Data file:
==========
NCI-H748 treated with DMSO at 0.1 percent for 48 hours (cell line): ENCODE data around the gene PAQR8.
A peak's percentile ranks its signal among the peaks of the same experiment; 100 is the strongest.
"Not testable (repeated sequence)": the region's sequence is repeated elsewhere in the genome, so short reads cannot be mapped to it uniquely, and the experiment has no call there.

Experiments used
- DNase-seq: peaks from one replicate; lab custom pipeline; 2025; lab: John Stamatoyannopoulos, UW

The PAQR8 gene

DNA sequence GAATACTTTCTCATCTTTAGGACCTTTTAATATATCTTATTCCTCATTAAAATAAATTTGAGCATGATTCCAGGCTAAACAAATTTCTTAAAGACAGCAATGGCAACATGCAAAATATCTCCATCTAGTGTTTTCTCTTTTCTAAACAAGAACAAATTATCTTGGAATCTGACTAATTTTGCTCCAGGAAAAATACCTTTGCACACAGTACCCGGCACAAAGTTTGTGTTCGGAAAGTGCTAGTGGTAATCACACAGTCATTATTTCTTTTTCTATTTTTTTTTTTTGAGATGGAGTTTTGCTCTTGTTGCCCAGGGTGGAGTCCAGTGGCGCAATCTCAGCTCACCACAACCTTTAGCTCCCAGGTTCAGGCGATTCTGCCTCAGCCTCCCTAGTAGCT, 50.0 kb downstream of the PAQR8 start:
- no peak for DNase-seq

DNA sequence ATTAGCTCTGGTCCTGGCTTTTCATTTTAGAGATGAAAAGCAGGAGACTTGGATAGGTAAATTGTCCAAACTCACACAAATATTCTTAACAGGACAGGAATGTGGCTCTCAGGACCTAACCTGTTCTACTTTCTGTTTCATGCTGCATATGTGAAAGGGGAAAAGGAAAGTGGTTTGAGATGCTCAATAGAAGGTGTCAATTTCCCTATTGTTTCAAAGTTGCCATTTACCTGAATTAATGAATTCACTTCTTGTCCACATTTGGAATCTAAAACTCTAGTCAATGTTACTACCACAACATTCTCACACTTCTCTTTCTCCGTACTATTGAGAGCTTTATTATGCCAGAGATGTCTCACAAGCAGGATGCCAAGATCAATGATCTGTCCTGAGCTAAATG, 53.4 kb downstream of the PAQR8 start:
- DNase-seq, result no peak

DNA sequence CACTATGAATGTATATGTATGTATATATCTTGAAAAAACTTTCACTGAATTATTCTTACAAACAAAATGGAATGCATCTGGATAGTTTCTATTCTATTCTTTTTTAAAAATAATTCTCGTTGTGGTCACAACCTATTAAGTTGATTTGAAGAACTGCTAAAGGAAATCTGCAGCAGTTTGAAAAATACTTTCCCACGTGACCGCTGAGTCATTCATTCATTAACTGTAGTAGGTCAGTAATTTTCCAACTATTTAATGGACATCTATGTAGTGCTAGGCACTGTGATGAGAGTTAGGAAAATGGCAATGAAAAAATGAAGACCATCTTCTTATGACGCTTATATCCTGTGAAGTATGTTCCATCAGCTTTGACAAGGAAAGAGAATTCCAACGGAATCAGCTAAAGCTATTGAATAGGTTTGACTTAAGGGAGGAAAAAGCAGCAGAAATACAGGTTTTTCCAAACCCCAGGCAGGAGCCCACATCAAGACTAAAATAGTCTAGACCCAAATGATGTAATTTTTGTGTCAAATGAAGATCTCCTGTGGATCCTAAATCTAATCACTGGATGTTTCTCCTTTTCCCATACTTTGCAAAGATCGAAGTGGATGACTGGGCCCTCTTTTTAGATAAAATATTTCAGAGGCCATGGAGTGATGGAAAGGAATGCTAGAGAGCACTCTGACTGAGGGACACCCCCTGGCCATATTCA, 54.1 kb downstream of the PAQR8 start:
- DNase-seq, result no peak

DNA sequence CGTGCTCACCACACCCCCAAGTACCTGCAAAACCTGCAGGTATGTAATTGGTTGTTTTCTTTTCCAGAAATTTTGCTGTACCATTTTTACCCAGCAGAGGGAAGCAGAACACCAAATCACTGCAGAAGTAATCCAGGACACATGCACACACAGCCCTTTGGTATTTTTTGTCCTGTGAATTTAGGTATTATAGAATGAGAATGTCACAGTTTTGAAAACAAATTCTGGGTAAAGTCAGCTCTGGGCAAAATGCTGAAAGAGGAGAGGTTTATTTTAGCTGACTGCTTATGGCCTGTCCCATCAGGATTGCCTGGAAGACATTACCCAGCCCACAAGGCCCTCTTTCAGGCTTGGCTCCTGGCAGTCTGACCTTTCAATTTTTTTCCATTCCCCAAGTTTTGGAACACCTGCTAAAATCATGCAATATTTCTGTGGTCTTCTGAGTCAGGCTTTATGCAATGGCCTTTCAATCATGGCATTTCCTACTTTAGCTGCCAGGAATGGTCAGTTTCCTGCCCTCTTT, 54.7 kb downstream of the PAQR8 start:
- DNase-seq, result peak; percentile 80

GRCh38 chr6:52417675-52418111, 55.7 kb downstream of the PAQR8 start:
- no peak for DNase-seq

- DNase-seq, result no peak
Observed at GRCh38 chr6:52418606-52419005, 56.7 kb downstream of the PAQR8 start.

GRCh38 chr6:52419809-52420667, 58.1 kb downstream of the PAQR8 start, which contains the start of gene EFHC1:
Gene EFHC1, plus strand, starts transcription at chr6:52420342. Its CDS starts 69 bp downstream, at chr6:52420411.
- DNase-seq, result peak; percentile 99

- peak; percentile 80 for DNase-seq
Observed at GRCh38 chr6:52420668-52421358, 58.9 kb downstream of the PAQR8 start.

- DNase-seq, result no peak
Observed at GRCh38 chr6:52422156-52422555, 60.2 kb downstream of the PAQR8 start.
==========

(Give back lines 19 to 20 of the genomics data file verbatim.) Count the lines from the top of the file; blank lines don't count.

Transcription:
GRCh38 chr6:52419809-52420667, 58.1 kb downstream of the PAQR8 start, which contains the start of gene EFHC1:
Gene EFHC1, plus strand, starts transcription at chr6:52420342. Its CDS starts 69 bp downstream, at chr6:52420411.